Thou Shalt Look for the Non-Verbal

Many times you can tell if a sufferer of CP is hurting more than they are letting on. We find that we are terrible liars. Here are some physical cues to look for that indicate someone having increased pain levels:

  • Sweating
  • Irritability
  • Lack of sleep / tiredness
  • Restlessness
  • Lack of focus / can’t concentrate
  • Lack of activity / desire to stay immobile
  • Suicidal tendencies

Often the CP sufferer is used to dealing with these symptoms so they may not even notice they are exhibiting them. Do not point them out to the CP sufferer, just take note of them. They often do not need to be reminded that they are sweating profusely. They know they are and often are prepared with a handkerchief or something similar.

Thou Shalt Believe the Sufferer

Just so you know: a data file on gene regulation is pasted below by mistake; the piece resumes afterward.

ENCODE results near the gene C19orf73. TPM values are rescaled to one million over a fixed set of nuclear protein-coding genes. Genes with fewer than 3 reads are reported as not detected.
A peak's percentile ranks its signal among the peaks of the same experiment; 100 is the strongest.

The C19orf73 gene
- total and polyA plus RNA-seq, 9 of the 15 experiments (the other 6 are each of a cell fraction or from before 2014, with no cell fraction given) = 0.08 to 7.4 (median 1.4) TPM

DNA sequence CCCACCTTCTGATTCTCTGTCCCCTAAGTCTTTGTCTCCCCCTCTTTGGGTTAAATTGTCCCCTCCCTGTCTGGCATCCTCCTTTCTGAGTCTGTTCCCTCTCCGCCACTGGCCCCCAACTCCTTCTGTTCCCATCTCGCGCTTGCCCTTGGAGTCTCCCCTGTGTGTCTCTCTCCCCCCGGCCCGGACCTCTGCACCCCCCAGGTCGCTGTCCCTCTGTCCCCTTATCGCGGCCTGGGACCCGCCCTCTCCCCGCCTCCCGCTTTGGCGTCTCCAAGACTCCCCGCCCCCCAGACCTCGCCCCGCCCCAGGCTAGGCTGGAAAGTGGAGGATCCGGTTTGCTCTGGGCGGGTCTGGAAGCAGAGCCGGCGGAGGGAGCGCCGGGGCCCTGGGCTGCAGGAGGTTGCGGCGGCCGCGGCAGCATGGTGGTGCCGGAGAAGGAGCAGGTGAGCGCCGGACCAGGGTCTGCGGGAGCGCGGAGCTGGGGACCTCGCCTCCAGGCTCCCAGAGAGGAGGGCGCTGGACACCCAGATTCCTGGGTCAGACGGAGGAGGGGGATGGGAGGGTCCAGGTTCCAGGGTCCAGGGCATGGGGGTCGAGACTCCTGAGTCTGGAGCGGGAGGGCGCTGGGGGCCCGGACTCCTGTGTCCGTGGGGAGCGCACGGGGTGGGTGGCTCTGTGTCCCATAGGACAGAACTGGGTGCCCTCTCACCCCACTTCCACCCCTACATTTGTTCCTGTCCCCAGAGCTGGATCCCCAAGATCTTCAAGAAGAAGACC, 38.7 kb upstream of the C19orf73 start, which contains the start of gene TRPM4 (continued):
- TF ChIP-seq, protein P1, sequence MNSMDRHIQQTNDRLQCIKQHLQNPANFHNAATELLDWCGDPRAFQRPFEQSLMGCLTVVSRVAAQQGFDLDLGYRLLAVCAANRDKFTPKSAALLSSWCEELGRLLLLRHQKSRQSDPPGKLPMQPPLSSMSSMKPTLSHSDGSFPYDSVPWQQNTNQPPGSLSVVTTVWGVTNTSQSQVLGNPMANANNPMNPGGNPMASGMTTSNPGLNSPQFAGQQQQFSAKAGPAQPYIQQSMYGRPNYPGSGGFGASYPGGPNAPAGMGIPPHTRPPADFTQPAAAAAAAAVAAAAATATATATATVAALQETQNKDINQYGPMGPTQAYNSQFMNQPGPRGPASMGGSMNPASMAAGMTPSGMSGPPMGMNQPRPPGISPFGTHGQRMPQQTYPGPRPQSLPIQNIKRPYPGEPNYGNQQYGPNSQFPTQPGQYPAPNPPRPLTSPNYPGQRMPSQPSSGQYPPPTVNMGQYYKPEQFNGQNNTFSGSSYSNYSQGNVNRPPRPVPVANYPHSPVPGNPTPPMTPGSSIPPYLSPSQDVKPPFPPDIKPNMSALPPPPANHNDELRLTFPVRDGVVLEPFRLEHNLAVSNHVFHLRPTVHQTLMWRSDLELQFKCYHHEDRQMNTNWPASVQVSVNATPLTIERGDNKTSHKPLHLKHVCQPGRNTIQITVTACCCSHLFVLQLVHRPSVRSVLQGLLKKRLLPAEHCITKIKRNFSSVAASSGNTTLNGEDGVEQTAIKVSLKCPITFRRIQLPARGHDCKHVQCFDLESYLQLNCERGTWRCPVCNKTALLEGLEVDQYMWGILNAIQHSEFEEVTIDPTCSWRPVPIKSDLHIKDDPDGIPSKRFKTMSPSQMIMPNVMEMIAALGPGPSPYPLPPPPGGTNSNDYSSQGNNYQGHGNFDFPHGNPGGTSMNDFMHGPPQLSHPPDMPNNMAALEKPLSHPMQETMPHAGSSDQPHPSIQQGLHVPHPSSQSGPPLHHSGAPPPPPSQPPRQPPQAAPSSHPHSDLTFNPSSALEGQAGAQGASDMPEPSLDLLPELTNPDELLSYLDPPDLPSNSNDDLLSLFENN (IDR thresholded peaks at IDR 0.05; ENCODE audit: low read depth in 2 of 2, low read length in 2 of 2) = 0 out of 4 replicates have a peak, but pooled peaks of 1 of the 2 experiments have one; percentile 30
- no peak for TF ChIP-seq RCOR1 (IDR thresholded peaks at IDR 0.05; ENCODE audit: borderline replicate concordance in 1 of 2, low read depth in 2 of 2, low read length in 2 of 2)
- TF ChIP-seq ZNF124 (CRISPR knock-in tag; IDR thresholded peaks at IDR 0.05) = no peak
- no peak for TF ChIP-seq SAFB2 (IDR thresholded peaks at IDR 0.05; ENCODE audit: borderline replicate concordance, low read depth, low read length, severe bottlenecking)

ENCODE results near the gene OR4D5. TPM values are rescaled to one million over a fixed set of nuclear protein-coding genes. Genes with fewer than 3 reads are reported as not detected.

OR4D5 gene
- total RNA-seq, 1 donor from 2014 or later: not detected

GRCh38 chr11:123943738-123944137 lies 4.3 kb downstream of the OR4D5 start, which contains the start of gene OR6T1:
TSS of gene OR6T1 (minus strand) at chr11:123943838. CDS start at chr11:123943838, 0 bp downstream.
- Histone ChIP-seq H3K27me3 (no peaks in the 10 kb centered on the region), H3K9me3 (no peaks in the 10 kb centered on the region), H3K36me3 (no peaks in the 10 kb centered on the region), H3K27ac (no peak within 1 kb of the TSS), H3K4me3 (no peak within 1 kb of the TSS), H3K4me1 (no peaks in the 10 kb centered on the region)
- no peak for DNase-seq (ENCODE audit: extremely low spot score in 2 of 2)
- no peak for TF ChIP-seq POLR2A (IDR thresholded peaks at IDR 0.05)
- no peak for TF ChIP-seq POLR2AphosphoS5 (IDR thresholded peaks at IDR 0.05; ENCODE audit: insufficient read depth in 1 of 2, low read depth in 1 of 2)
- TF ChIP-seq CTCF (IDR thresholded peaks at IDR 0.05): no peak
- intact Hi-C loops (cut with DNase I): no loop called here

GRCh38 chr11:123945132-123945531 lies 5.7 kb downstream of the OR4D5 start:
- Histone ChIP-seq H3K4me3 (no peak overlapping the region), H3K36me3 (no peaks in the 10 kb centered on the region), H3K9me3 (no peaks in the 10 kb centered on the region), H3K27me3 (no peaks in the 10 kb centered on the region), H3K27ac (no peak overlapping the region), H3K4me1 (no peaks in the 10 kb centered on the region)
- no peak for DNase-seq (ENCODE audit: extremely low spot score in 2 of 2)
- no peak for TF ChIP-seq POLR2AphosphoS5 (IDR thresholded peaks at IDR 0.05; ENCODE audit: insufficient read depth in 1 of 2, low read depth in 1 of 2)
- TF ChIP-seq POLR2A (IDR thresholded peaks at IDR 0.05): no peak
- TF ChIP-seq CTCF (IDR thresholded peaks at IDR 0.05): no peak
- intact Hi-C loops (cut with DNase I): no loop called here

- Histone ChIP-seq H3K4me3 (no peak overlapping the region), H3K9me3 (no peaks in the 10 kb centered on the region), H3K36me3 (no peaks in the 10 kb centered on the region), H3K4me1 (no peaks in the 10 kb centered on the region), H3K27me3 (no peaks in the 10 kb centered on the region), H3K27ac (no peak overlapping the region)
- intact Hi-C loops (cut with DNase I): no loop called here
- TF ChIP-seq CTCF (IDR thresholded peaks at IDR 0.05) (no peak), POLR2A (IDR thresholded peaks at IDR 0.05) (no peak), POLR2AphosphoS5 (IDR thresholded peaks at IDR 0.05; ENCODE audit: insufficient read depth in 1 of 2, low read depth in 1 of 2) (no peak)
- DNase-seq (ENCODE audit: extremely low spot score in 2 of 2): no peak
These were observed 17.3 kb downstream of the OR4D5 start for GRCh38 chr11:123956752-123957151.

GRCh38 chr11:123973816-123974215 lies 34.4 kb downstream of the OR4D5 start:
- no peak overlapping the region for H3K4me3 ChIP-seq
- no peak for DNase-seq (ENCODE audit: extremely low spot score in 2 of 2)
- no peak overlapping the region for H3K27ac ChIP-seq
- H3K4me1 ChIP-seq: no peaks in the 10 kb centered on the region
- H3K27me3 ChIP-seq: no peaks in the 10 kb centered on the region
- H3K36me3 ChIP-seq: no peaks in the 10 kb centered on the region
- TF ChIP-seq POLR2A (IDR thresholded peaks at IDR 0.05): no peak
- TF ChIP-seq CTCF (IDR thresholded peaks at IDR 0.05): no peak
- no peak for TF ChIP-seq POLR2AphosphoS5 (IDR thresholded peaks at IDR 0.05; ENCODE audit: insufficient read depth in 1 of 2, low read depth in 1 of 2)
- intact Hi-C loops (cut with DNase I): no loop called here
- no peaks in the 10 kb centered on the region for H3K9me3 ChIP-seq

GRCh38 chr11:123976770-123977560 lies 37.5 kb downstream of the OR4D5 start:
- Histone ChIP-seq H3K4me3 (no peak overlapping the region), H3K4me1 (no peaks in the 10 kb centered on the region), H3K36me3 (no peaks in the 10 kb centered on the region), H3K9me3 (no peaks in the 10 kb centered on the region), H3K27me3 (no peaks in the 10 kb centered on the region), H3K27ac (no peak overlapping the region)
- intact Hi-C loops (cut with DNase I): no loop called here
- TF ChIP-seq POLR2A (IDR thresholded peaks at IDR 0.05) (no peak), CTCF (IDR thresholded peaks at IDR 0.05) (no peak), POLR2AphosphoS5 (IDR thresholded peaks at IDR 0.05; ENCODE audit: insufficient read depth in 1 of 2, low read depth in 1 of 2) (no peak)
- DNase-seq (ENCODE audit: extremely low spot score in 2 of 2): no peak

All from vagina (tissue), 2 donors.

When a CP sufferer reveals the intensity of pain to you, they really are hurting. The difficult thing to realize is that the CP sufferer may not look any different to you than before. They may not demonstrate they are suffering apart from what they have said. If they verbalize their pain, they are hurting.

Often there is an assumption that CP sufferers will exaggerate pain levels to gain attention of their care-givers. Their desire is to be rid of pain. They do not fabricate pain descriptions to garner sympathy or as an escape from responsibility. Most CP sufferers would love to complete the responsibilities they have and do them well. When they say they are hurting, they are hurting.

The Rest of the Story

Be sure to return for Part Two where you can read and apply “Commandments Six through Ten.”

Join the Conversation

Do you find that sometimes as a biblical counselor or family member of a person suffering with chronic pain, that you give platitudes instead of true hope? What aspect of helping those who suffer with chronic pain needs development in the Church today?